When you practice with a group, looking at each other is very important.  This is how you cue each other to either play a break, start singing, stop singing, end the song NOW even though it's not really the end, move closer or farther from the mic, and all kinds of other important aspects of playing together.  Looking at each other gives strength to your performance.  Cohesion.  Support.  Fun!

Both of these youth groups have practiced all of these techniques that I have written about.  They practiced endings and kick-offs over and over.  They practiced cutting off the ends of vocals together.  They practiced good facial expressions and looking at something other than their fingerboards.  They practiced emceeing.  They had to agree upon how to make their 6-minute sets time out right.  That meant shortening songs, speeding songs up, cutting out or cutting short introductions, and what songs would be played what days.  They were tired.  Tired of practicing.  Tired of each other at times.  Hungry. Thirsty. 

But they all did it willingly!  They did this in the name of being the best each one of them can be as individuals and as groups.  No matter what happens at the contest, and I think they will all play great, no one can take away the experience of progress that these groups made over the past several months.  They are all better players and better people for the time and sacrifices they have made.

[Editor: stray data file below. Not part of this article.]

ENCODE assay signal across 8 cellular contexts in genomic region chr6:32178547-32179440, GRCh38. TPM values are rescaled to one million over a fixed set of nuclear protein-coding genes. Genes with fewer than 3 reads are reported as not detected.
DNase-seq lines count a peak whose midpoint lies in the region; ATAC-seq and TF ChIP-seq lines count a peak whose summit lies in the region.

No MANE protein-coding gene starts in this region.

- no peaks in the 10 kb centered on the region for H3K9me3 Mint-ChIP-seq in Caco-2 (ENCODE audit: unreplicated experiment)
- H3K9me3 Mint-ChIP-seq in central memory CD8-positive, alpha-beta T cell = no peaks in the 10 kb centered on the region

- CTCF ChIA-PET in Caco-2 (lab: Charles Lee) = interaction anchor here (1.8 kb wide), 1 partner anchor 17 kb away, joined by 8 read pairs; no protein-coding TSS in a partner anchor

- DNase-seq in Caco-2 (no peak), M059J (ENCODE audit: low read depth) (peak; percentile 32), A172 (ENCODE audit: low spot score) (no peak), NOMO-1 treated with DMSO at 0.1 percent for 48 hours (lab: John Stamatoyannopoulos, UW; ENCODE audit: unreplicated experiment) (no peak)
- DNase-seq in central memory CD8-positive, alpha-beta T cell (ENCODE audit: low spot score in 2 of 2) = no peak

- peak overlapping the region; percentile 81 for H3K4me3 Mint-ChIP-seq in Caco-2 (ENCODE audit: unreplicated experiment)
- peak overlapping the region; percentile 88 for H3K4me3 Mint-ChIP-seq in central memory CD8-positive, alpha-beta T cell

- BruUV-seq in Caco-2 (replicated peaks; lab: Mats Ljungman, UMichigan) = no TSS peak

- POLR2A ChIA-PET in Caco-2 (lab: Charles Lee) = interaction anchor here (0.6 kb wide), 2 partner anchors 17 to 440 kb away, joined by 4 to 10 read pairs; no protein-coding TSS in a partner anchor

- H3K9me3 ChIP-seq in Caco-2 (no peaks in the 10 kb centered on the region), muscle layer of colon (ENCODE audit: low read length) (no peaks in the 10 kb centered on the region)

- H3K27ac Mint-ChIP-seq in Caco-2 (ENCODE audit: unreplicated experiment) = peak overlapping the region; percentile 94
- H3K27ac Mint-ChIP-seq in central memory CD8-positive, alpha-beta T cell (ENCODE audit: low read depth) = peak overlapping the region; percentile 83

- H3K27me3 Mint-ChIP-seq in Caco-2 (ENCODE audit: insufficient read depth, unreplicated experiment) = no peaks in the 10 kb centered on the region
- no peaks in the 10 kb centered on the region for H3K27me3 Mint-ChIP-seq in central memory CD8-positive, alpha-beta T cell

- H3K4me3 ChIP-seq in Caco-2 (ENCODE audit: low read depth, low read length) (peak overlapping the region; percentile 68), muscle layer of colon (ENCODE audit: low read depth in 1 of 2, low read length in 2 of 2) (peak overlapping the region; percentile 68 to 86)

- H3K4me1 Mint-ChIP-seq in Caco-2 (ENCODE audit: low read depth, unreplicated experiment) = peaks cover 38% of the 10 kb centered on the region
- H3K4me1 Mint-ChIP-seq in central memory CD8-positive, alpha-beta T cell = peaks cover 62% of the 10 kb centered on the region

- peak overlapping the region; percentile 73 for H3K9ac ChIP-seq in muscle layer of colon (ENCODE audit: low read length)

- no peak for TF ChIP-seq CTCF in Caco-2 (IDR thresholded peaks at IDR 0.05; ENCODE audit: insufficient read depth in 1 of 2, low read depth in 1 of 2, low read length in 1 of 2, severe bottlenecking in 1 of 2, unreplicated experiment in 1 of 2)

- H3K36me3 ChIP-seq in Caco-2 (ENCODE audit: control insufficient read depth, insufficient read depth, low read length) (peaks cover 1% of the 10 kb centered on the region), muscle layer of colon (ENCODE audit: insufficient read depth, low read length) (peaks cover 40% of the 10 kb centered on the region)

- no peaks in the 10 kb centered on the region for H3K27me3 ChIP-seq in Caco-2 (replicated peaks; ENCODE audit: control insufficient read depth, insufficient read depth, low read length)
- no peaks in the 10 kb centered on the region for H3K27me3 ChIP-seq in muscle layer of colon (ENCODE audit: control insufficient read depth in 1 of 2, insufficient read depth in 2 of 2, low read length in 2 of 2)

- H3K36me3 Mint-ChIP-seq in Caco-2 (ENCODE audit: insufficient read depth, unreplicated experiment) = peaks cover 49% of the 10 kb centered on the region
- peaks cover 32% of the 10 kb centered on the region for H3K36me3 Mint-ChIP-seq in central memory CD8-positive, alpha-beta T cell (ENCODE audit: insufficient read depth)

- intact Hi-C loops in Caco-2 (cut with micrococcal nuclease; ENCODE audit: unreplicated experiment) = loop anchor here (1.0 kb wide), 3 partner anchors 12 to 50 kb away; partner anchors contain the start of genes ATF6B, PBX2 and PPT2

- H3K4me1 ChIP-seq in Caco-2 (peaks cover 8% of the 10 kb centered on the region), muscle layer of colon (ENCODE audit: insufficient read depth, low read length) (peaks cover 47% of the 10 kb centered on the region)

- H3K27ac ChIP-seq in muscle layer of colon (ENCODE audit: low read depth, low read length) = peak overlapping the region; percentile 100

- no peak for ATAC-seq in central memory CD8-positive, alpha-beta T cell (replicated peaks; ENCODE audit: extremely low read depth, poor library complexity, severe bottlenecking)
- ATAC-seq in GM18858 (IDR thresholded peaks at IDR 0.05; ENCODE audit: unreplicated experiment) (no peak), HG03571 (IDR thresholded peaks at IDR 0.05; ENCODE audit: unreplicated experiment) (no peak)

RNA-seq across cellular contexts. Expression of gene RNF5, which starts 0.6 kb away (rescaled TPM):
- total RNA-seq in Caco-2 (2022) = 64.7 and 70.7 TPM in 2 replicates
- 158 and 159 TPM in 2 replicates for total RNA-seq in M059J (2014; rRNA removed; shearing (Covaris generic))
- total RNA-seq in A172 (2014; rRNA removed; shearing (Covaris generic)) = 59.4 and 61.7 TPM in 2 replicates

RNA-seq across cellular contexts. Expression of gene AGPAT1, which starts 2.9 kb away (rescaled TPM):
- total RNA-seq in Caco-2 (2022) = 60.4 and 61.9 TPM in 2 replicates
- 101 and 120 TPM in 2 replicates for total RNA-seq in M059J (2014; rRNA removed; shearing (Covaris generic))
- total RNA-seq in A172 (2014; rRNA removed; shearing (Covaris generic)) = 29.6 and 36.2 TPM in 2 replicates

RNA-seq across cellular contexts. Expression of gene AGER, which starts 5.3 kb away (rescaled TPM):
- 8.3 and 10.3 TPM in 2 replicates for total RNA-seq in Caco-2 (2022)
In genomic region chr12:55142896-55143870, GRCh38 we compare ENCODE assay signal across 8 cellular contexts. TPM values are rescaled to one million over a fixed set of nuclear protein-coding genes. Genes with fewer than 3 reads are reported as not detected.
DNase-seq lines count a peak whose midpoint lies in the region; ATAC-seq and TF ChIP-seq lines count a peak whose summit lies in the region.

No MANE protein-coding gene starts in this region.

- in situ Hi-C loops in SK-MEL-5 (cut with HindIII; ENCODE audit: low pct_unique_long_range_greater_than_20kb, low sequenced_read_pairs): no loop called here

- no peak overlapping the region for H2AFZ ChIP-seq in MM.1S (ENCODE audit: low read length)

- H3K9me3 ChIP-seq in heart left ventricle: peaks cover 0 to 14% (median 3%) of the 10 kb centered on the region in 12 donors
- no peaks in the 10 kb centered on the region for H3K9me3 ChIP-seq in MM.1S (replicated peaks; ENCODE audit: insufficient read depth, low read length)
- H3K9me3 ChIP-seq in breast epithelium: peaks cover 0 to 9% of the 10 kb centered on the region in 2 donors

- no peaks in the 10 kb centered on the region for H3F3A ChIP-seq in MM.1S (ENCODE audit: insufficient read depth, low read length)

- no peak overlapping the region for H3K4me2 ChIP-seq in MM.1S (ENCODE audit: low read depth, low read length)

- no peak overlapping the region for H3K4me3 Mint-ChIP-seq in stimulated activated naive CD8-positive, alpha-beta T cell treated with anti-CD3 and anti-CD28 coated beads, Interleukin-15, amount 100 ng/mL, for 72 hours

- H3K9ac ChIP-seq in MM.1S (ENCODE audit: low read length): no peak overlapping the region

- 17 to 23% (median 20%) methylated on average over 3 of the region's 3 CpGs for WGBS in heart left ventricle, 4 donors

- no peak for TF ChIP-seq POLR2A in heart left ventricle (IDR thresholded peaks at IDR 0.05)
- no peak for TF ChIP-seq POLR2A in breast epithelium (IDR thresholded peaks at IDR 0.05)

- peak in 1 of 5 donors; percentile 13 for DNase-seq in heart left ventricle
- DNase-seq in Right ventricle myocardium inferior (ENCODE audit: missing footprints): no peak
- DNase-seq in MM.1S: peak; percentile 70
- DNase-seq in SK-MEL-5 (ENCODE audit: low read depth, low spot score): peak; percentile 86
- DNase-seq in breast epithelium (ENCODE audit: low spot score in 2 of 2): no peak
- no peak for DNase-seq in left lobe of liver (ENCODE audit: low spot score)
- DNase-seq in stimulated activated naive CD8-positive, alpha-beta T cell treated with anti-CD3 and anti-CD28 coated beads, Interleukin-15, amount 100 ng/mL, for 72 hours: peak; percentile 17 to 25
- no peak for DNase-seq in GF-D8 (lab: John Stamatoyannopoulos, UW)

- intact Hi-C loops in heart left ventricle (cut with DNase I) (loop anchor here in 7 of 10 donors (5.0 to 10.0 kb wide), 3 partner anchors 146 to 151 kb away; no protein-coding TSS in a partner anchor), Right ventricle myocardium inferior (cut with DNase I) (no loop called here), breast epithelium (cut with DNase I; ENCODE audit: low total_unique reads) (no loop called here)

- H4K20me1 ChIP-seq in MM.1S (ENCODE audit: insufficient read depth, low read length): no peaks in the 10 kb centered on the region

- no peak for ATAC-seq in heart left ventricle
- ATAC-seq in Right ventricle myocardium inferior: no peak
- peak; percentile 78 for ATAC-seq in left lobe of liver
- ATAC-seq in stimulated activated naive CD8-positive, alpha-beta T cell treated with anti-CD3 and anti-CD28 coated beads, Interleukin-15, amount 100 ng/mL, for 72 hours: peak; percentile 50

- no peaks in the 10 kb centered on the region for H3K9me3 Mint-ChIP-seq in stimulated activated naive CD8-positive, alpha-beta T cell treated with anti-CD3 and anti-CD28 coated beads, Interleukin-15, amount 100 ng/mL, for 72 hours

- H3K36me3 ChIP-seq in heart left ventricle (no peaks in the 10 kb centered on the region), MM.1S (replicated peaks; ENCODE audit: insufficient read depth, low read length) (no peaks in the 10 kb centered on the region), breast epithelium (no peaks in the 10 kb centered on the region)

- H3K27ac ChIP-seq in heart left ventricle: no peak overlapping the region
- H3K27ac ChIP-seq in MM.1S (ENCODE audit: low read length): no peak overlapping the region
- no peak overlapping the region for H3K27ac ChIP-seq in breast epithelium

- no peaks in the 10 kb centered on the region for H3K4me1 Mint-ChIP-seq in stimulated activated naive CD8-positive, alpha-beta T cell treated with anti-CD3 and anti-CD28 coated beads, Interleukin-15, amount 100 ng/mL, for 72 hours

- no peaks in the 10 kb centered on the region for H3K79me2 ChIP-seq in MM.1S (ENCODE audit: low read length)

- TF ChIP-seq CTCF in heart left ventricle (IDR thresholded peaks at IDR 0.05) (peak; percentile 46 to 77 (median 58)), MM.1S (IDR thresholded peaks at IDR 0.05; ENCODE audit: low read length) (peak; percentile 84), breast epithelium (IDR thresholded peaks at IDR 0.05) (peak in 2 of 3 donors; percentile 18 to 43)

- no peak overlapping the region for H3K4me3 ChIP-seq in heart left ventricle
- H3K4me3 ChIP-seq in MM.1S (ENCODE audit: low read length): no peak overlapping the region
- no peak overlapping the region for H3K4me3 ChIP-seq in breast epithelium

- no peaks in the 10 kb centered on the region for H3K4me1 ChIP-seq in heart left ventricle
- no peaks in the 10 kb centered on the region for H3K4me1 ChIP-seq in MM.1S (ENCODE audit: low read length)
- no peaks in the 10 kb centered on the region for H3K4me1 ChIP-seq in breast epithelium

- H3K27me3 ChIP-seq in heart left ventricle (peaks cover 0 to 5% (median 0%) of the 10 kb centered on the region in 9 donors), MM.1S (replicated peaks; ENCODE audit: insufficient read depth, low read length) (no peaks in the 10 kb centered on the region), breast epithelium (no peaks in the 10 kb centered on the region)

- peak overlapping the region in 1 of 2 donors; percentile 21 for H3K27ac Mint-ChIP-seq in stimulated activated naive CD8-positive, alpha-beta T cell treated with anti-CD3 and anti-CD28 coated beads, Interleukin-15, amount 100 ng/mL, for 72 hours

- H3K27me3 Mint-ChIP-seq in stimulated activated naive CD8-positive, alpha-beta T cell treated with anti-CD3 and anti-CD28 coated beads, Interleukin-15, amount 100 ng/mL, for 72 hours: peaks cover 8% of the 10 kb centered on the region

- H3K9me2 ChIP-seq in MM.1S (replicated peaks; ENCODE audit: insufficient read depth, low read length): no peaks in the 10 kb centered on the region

Yes Earl Can!

I decided that I would secretly record Earl's practice session tonight and post several videos for everyone to listen to.  Most people have not heard Earl play fiddle because it's a work in progress and he usually plays guitar and sings during our jam sessions.  I decided that since I just wrote a long blog entry about practicing that these videos would go along with it nicely.

The particular songs that I am posting are ones that Earl is currently working on.  He is in the stage now where he needs to practice with a guitar player...that would be me this time.  You will notice from time to time how Earl moves a finger slightly to get a note in tune.  This is something that practicing with a guitar player will help you accomplish.  So, it's not just for rhythm!

By the way, I told Earl my secret before posting these videos.  After all, we're married.  And still happily.  And I'm still alive to post these.

Saturday, May 22, 2010

How Much Do I Practice?

I get asked this question from time to time.  Most recently, Steve was talking to me about his practice sessions and how to make them more productive (he's already quite productive).  He asked me how much I practiced, and how did I keep up my old songs while learning new songs.  The problem arises that after you learn so many songs, you can't get through them all in one practice session.